In 2013, the archaeological excavation lasted from 02 of September to 25 of October. The fieldwork has continued to work from the previous seasons, and is based on the agreement between University of Warsaw and Parco Archeologico di Eloro e della Villa del Tellaro e delle Aree Archeologiche di Noto e dei Comuni Limitrofi.
The excavations in 2013 has been possible thanks to the grant of National Science Centre (N N109 104940), as well as grant of Ministry of Science and Higher Education (SPUB 2012). Director of both projects: Dr Roksana Chowaniec.
The fieldworks in two trenches (I and II) have been continued and, for the scientific reasons, have been extended. A huge quantity of archaeological artefacts, confirming the development and further functioning of the town, was discovered in the course of systematic, stratigraphic excavation. The new research has discovered the 3rd–5th c. AD stratigraphic levels, generating material of North African origin, including a diverse range of amphorae types, African Red Slip Ware and oil lamps, as well as glass artefacts (e.g. conical beakers or lamps), dated to the 4th–6th c. AD.
However, the excavations have also delivered splendid material dated to earlier periods. There is a homogeneous stratum of earlier date – 1st–2nd c. AD, as suggested by finds of coins, pottery (most of all terra sigillata), oil lamps, glass vases and single bone and metal artefacts.
The extraordinarily items which show that the town boomed under the Roman administration, in the Late Republic and during the Pax Romana, have been found. An excellent example might be a handle of ceramic oil lamp (the most probable close to the type of Loeschcke III), in the form of an acanthus leaf (sometimes also describe as “plane tree leaf”), with green glaze.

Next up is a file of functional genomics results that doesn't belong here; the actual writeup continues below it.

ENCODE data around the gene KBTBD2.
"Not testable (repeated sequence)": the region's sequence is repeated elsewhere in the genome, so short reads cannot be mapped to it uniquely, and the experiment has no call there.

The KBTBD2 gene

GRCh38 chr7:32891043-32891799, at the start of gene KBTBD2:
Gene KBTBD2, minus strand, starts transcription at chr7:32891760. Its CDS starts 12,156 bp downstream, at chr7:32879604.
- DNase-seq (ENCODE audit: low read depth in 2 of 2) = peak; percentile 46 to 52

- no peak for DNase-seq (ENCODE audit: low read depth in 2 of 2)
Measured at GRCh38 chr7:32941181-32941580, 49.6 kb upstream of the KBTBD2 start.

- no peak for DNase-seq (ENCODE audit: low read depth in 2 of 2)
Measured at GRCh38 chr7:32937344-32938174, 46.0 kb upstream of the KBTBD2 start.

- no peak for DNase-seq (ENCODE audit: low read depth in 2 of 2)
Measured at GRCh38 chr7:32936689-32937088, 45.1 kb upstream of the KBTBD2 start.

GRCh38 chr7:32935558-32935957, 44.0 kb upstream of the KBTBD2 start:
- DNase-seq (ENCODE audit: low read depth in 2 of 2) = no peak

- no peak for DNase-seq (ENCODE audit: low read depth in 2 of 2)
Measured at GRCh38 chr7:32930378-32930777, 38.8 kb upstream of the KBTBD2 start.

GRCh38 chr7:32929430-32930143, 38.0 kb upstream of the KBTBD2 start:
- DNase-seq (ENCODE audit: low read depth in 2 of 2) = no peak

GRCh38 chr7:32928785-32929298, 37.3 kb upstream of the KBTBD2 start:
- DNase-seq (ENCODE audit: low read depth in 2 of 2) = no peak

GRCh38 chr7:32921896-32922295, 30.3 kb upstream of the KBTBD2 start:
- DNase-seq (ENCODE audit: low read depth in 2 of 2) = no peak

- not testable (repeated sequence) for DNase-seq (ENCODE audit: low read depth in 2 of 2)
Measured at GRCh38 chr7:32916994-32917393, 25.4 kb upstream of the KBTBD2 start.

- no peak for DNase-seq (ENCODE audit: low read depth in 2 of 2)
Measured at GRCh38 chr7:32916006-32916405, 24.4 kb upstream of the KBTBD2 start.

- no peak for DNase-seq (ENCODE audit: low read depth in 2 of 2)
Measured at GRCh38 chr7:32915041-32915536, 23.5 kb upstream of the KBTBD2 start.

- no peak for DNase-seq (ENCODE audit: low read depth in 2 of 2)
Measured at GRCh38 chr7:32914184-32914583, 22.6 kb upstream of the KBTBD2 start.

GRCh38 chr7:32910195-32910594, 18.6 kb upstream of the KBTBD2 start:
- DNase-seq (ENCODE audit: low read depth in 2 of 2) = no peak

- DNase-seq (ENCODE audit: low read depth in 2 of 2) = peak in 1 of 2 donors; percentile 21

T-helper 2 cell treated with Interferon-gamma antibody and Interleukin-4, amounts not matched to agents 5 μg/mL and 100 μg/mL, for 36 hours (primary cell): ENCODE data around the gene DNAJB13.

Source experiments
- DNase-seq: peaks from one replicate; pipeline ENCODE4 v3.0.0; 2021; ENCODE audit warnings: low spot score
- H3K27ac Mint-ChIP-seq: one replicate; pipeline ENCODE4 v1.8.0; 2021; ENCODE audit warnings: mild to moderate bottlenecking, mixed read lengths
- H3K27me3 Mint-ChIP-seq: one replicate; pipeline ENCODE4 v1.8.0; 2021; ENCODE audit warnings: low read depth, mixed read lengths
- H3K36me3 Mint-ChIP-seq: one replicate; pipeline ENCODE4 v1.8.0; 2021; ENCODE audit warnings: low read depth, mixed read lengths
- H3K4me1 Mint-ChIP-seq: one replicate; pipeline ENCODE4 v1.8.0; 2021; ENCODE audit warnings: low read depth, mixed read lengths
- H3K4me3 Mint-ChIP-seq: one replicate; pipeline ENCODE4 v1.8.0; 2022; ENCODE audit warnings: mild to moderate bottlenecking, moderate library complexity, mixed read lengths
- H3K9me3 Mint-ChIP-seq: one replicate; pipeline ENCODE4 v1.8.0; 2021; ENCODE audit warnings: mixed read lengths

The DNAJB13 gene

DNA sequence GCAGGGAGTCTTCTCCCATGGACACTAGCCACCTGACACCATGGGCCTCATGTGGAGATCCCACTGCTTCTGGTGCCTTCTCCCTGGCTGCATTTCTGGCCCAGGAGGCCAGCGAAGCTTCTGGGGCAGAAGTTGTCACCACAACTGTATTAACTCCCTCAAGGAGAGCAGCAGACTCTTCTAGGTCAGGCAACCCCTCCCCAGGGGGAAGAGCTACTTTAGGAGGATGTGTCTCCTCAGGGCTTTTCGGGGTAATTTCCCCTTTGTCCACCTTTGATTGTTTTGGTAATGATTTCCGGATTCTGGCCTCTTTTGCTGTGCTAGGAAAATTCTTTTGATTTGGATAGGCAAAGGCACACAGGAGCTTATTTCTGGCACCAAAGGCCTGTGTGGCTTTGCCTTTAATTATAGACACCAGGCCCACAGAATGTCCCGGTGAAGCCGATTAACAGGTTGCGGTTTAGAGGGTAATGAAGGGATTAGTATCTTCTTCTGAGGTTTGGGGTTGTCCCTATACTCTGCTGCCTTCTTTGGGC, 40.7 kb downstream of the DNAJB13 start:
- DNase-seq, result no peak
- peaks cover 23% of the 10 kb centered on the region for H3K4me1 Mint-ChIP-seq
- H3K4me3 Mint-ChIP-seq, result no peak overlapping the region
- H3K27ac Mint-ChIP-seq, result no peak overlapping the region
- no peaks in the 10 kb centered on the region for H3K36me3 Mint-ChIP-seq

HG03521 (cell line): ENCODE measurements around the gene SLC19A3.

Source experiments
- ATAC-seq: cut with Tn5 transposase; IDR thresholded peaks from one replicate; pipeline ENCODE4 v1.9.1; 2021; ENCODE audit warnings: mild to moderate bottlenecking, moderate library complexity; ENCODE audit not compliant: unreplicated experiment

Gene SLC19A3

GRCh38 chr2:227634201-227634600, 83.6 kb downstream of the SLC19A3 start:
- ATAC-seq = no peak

This type of oil lamps was produced in the region of Campania-Lazio, in the second to third quarter of the 1st c. AD. The manufacture was characterized by the production of ceramics with transparent glaze in olive-green or yellow-brown colours. The splendid number of such oil lamps has been found in in the area of Mount Vesuvius, for example in Pompeii.
Besides that, a hairpin, made of bone, decorated with a small female bust, with hair style arranged in increasingly higher layers of ringlets and waves from the Flavian period , fragments of finely ribbed glass bowls (Isings form 3a) dated to the 1st c. AD, fragments of a cast hemispherical bowl of amber glass, dated to the late 1st c. BC–mid-1st c. AD (Jenning group 6) and numerous fragments of terra sigillata, including examples of sigillata italic, have been discovered.
The presence of these various artefacts, as well as the stratigraphic context, with wall plasters and, inter alia the
remains of imitation-marble fresco painting (a finto marmo), indicate the continuity of life in Akrai after the decline of Syracuse.
dr Roksana Chowaniec
Institute of Archaeology
University of Warsaw
Krakowskie Przedmiescie 26/28
PL 00-927 Warszawa
tel. +48 22 5522827
fax.+48 22 5522801